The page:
National Archives of Australia

Issue 12 December 2013

In brief: Issue 12

Larrakia petition handover

Title page of the Larrakia petition, 1973 (detail). NAA: A2354, 1973/86

Title page of the Larrakia petition, 1973 (detail). NAA: A2354, 1973/86

In a ceremony in Darwin on 11 November, Archives Director-General David Fricker presented Director of the Larrakia Nation Aboriginal Corporation Darren Wilson with copies of the 1972 Larrakia petition. The petition to the Queen concerning a treaty, land rights and political representation was organised by Larrakia people and signed by approximately 1000 Aboriginal people from all states of mainland Australia.

The 3.3-metre petition was torn in an unsuccessful attempt to present it to Princess Margaret during her visit to Darwin in October 1972. The organisers patched the document and posted it to Buckingham Palace. The palace sent it on to the Australian Government via the Governor-General and it was passed by the Department of Aboriginal Affairs to the Archives for preservation as part of the national collection in 1975.

The original of this important document is very fragile but Archives conservators have created a 3.3-metre display copy, as well as an album of copies of the original smaller pages (which were pasted together to make the long document). These, together with indexes to the signatures prepared by Archives staff, were handed to the Larrakia Nation.


Canberra nostalgia

Admiring wattle blossom, Canberra, 1957. NAA: A1500, K2665

Admiring wattle blossom, Canberra, 1957. NAA: A1500, K2665

Get nostalgic about Canberra with photos from the Archives. In the spirit of the Centenary of Canberra, the Vintage Canberra Facebook page shares photos of Canberra from the Archives’ collection from the early 1900s up to the early 1990s. Visitors can also share their own images of the Canberra of yesteryear by posting them to the wall, and contribute their memories by commenting on the photos.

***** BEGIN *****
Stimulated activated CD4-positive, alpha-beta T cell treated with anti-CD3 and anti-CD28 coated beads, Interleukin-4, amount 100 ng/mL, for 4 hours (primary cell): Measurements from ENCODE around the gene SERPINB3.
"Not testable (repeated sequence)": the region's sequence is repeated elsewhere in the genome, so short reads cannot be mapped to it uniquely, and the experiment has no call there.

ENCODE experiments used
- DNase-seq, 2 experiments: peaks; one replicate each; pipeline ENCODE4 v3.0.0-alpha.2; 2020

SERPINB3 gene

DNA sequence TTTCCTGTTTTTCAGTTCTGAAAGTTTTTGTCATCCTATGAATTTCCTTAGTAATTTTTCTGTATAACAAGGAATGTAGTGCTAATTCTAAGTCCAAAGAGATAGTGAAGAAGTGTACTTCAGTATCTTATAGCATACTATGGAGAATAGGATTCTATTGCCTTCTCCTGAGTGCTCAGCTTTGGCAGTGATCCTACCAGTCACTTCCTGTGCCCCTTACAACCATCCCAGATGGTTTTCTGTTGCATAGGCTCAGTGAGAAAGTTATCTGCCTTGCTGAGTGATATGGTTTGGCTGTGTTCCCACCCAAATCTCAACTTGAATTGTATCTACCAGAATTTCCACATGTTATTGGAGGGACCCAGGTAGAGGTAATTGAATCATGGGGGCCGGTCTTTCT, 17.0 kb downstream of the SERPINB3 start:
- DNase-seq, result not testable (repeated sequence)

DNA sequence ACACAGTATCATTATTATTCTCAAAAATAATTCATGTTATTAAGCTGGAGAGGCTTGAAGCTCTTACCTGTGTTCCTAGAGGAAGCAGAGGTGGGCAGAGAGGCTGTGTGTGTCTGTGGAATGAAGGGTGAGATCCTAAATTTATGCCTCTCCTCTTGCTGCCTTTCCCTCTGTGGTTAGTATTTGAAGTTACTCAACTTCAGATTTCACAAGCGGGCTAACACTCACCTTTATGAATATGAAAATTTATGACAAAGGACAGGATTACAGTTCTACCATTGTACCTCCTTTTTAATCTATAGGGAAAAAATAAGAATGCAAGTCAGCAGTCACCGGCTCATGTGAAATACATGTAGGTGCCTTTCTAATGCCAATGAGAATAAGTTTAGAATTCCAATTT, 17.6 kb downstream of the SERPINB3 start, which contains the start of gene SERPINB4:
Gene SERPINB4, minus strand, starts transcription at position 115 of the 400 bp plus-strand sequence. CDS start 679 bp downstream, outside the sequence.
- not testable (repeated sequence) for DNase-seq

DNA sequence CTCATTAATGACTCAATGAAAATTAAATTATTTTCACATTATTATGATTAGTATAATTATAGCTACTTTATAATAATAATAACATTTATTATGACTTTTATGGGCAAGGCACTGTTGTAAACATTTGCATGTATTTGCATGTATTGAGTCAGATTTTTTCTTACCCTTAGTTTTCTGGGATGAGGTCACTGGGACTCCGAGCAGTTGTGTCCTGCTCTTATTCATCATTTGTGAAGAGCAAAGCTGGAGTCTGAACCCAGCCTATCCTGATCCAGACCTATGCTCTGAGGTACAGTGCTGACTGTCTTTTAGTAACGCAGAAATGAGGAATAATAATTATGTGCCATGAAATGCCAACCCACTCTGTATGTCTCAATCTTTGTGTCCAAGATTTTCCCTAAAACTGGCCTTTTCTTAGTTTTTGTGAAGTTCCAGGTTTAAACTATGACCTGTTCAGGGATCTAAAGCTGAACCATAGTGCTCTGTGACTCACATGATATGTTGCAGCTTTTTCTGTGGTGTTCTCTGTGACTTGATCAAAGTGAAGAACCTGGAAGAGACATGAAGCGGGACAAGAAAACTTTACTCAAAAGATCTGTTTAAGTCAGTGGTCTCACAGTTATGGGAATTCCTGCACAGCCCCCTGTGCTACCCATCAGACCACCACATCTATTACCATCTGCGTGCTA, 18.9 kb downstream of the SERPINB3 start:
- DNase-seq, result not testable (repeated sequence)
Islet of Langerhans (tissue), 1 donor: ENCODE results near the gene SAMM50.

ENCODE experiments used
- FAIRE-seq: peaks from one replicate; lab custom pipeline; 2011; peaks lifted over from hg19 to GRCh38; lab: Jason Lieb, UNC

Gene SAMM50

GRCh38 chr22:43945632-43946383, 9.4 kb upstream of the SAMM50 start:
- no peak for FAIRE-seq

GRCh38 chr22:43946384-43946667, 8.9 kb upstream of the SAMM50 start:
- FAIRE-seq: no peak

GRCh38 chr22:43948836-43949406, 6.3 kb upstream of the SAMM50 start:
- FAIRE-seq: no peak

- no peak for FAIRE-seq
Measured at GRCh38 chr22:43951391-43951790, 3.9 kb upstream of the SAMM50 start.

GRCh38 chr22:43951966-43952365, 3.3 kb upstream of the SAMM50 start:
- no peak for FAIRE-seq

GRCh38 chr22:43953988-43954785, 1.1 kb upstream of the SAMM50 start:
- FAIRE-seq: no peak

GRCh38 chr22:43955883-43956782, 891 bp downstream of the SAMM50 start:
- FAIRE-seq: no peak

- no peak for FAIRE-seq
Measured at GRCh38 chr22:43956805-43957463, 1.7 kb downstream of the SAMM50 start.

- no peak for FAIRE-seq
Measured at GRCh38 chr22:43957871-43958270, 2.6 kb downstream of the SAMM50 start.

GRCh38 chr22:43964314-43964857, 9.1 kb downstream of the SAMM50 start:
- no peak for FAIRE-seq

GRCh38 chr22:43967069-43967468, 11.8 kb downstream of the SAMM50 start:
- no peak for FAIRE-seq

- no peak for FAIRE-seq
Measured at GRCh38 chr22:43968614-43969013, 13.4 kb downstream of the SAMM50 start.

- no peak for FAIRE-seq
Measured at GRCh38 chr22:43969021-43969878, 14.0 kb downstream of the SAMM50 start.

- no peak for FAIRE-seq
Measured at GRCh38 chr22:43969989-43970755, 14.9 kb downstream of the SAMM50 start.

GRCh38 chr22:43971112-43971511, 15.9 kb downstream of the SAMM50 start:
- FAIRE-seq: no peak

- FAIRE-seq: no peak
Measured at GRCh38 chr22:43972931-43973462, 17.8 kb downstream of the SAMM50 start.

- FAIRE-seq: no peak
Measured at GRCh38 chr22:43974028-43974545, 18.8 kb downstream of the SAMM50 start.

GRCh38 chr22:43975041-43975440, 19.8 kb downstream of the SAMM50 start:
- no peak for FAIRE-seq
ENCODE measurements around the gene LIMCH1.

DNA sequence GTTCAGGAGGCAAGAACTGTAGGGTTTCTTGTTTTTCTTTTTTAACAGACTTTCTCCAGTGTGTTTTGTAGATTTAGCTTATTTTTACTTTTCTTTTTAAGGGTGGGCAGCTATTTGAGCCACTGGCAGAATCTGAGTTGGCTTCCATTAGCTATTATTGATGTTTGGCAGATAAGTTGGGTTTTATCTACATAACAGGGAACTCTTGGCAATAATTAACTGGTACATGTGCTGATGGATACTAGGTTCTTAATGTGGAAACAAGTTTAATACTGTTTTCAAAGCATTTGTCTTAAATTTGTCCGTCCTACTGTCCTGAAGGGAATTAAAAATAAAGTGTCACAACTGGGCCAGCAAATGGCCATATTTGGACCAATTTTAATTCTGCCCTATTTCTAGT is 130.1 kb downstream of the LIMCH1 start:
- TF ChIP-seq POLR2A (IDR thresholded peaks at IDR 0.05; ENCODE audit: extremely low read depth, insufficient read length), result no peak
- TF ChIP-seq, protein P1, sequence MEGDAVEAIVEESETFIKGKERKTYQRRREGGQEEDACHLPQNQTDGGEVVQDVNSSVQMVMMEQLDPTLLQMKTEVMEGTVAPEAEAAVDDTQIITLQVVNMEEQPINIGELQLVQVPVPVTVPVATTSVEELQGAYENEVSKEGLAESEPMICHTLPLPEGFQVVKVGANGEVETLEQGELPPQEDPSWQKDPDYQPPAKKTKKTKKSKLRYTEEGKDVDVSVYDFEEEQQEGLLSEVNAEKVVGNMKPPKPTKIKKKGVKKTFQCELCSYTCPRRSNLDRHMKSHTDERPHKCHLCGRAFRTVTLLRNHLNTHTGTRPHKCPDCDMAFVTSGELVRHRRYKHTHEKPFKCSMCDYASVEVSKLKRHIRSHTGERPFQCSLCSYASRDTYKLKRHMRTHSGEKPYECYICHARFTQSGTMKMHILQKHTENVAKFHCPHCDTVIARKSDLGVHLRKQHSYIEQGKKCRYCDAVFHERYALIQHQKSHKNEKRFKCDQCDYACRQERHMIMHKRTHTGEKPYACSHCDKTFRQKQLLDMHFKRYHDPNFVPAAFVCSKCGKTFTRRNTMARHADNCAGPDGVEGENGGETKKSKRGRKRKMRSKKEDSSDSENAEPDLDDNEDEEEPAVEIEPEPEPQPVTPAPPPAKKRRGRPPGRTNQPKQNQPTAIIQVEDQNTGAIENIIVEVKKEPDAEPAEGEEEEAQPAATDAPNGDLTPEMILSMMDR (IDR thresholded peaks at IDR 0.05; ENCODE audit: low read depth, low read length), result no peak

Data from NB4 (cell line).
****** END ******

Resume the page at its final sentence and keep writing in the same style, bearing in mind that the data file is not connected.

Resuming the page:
New publications

South Australia research guide cover

South Australia research guide cover

Government Records about the Australian Capital Territory by Ted Ling was published by the National Archives of Australia and ArchivesACT as part of the Canberra 100 celebrations. Meticulously researched and extensively referenced, this research guide provides a comprehensive overview of the administrative history of the ACT, its people, important activities and events in the 20th century. Available to download free of charge, or purchase in hardcopy from the Archives Store in Canberra and e-shop for $19.95.

The Archives has also launched Commonwealth Government Records about South Australia. Available to download free of charge, or purchase a hardcopy from the South Australian Archives Centre, the Archives Store in Canberra or the e-shop for $19.95.

Keep an eye out for the next issue of Your Memento: highlights – an annual hardcopy publication of the most popular articles from our e-magazine. Featuring a look back over the year, along with in-depth articles about enticing treasures from our collection, Your Memento: highlights will be available from all Archives offices around the country from February 2014.


Exhibition news

Migrant builders at work on floodlight towers, 1967. NAA: A12111, 1/1967/16/59

Migrant builders at work on floodlight towers, 1967. NAA: A12111, 1/1967/16/59